Why take medication with a warning label that it might kill you when you can fly to Panama and get umbilical cord MSCs?

    Why do people have to go to Panama for umbilical cord MSCs? When will the FDA finally approve umbilical cord MSCs so people don’t have to travel overseas to get it?

    Her name is Holly Huber, like I said I’ve interacted with her on Twitter before. She tried every single medication there was for MS and none of it worked. https://youtu.be/gCVlvq7euek?si=mWLZAjcRUfSb3vl7

    I am truly convinced that umbilical cord/placenta derived mesenchymal stem cells will revolutionize modern medicine. Exosomes too.

    So what makes umbilical cord MSCs so special? It’s because they are extremely young, these are extremely young stem cells. Not old but young. You don’t want old cells you want young cells.

    1. Jake,
      Might they work? Sure. But the problem is there has been no clinical trial with appropriate controls done to give evidence. And the Panama clinic makes very bold claims. Since they charge money, they have a financial interest in publicizing any real or perceived positive outcome, and to downplay or dismiss (or just not report) any negative outcome. Anecdotal reports are not medical science, and they have been shown over the decades and centuries to sadly be worth very little.

      Medical Science requires robust testing to show safety and efficacy. Testimonials do none of this.

      1. I read Dr Neil Riordan’s book, he tells you how these people were in the USA and they were suffering from rheumatoid arthritis or MS for example, and they literally tried every single medication there was and none of it worked, and some of the medications even made them very sick because some of the medications for MS and rheumatoid arthritis can have some really nasty side effects.

        So they tried everything that Western medicine had to offer and nothing worked for their rheumatoid arthritis or MS. Until they came to Panama to get infusions of umbilical cord MSCs. He tells you these people’s names and their stories.

        Holly Huber’s story is in Neil Riordan’s book and I’ve even interacted with her on Twitter before. She has MS and she literally tried all the medications that American doctors would prescribe her for MS and nothing worked and her MS was continuing to get worse and worse. And then she goes and gets umbilical cord MSCs in Panama and it essentially made all of her symptoms go away. Here’s Holly Huber in her own words


        Paul actually admitted to me on twitter that he thought umbilical cord MSCs would probably eventually get approved for something. Who knows maybe that something will be MS or rheumatoid arthritis? Or even congestive heart failure?

        please follow this link and start watching at 29:30 this is a case study of a patient who had end stage congestive heart failure and went to Panama to get umbilical cord MSCs and essentially made a full recovery. Before this patient got stem cells in Panama he had an ejection fraction of 16 to 20% and after getting stem cells his ejection fraction went up to over 39%. They even show you an echocardiogram of his heart before and after getting stem cells.

        https://youtu.be/55zrTTgnWwE?si=nkDJba1bSfe-g0kC Please watch this?

        I think someday it will eventually be proven beyond a doubt that umbilical cord MSCs really can cure congestive heart failure. I think it’s inevitable, that eventually the FDA will approve umbilical cord MSCs.

        1. @Jake,
          The standard in the medical field is to publish your clinical trial results in peer-reviewed journals, don’t charge for something in advance for proving it works and is safe, stop selling something if your published results are not convincing, etc. and the list goes on. Many people operating stem cell clinics in the US and elsewhere don’t follow these principles and rigorous scientific and clinical trial standards. A book or YouTube video is not a substitute for rigorous clinical trial data published in good journals.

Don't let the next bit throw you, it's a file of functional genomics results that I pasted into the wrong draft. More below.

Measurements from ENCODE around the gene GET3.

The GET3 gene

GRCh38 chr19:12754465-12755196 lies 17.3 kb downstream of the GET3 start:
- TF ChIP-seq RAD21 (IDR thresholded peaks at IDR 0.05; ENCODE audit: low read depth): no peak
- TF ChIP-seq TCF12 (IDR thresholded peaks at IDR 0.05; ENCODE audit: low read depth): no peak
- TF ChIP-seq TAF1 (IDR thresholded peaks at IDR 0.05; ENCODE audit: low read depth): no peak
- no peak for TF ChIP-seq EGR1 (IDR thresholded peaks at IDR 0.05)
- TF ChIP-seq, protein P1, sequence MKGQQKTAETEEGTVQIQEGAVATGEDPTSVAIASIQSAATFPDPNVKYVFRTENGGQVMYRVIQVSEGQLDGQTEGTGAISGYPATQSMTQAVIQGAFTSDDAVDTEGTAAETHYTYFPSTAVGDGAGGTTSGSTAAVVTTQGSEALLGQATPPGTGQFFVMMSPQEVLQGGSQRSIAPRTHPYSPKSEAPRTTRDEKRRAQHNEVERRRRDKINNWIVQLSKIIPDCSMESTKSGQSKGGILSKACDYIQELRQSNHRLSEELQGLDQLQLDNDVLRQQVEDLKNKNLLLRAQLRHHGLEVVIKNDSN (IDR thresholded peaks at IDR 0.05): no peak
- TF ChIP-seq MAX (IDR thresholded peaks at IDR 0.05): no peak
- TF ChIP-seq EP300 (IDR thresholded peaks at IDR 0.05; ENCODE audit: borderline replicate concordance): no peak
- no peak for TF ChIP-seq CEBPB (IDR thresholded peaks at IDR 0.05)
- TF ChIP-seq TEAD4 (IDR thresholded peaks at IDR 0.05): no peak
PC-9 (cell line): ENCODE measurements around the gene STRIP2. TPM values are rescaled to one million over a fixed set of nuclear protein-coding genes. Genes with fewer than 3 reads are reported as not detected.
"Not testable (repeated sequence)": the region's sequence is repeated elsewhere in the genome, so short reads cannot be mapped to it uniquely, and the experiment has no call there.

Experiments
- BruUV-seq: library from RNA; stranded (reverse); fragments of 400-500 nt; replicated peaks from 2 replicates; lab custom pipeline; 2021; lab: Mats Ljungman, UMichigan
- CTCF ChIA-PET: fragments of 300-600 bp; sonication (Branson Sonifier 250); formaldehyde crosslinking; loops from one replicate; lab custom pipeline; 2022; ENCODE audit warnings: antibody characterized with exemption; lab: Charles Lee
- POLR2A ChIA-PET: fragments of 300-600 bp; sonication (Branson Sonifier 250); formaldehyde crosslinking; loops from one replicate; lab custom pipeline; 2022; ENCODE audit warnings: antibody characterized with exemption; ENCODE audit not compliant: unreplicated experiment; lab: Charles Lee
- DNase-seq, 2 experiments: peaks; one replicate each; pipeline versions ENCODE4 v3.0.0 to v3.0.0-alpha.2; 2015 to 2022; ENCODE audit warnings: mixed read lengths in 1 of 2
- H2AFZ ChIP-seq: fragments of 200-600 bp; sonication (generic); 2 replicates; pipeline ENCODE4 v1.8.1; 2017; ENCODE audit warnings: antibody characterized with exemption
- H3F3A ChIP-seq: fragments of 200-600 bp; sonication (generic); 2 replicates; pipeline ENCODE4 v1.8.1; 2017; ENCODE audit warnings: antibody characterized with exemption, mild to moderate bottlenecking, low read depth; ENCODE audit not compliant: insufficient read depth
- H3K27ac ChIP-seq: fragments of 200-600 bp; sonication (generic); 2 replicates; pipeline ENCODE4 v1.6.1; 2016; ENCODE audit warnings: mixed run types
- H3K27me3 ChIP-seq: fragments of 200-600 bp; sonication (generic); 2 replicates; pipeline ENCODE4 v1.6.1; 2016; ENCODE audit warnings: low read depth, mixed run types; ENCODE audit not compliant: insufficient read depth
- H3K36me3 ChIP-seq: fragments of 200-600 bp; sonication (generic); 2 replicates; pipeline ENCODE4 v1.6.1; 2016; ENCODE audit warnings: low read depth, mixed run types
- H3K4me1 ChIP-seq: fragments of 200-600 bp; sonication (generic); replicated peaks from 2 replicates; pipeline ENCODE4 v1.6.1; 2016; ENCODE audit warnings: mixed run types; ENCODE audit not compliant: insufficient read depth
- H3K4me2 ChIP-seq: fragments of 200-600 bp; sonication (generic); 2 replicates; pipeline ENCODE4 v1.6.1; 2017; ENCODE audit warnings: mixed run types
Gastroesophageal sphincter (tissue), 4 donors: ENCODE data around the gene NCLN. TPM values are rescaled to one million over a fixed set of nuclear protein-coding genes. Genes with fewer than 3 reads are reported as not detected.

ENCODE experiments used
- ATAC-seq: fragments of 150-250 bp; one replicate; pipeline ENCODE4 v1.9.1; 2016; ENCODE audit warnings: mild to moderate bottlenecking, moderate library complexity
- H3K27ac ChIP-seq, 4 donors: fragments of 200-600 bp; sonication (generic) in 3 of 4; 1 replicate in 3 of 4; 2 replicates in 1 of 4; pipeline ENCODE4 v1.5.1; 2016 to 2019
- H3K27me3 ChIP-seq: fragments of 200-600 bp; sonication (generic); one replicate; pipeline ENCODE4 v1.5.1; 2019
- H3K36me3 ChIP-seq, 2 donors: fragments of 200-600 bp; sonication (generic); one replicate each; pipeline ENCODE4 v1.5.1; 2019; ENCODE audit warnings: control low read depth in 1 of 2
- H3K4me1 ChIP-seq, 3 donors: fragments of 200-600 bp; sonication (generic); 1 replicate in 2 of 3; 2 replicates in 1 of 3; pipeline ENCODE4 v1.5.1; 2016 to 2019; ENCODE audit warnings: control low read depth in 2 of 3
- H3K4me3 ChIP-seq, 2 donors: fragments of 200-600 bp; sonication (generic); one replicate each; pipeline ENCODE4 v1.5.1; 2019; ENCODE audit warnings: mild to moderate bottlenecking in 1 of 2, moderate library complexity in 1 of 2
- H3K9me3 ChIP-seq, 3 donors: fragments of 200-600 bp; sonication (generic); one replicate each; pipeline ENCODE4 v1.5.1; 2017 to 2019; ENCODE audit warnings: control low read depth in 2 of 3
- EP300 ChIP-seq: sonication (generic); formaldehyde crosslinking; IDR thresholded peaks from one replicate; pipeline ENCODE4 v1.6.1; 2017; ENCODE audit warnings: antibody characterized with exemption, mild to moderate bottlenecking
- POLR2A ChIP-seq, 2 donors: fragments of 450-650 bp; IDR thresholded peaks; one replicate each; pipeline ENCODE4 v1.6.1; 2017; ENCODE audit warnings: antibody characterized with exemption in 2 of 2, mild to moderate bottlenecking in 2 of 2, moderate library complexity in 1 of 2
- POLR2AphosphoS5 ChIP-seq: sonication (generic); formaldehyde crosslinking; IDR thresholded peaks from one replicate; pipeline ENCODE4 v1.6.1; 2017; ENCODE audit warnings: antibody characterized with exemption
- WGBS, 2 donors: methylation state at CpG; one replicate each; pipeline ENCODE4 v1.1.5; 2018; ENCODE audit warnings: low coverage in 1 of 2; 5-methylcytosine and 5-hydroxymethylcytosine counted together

1. “Before this patient got stem cells in Panama he had an ejection fraction of 16 to 20% and after getting stem cells his ejection fraction went up to over 39%. They even show you an echocardiogram of his heart before and after getting stem cells.”

            That doesn’t hold any weight with you? Dude his ejection fraction was below 20% and after getting umbilical cord MSCs went up to over 39%.

            But yeah the data is coming, the clinical trials are currently happening as we speak. But I’m hearing from multiple clinics, not just the clinic in Panama, I’m hearing from multiple clinics anecdotal stories that umbilical cord MSCs are literally curing congestive heart failure in patients.

            You know people who are dying from congestive heart failure have no choice but to get a heart transplant, it’s a fatal disease.

            Recently the FDA said it was ok to implant genetically modified pig hearts into humans, the FDA said this was ok

            Well… Why isn’t it ok to intravenously inject someone with umbilical cord MSCs who is dying from congestive heart failure? What’s the risk? You don’t think the pharmaceutical industry fears what MSCs could do to their profitable business, which is pushing pills? Do you realize that the pharmaceutical industry has influence over the FDA?

            Almost every single FDA administrator goes on to work for the pharmaceutical industry (where they get paid huge salaries) after their time at the FDA, talk about conflict of interest.

            Ok, so do you know how Oxycontin got approved by the FDA? Oxycontin got approved because of bribery. Oxycontin is literally heroin in a pill. There was one guy in the FDA who could give the green light to oxycontin but he refused because he knew it was heroin in a pill, so the pharmaceutical company that wanted to get this drug approved took this guy to a hotel for 2 days, they were in a hotel room for 2 days, no one knows what happened in that hotel room, but after they took this guy to a hotel for a couple of days, the guy then went and gave the green light to oxycontin. Then he quit his job at the FDA and went on to work for the same pharmaceutical company where they paid him a huge salary. Talk about conflict of interest. Talk about corruption.

            So believe it or not Netflix made a documentary about this called Painkiller, I suggest you go watch it. Or at least read about it, unless you already knew about it?

            Oh did you already know the story about how Oxycontin got approved by the FDA? The corrupt FDA I should say.

            I’m truly convinced that umbilical cord/placenta derived MSCs and exosomes will completely revolutionize modern medicine as we know it.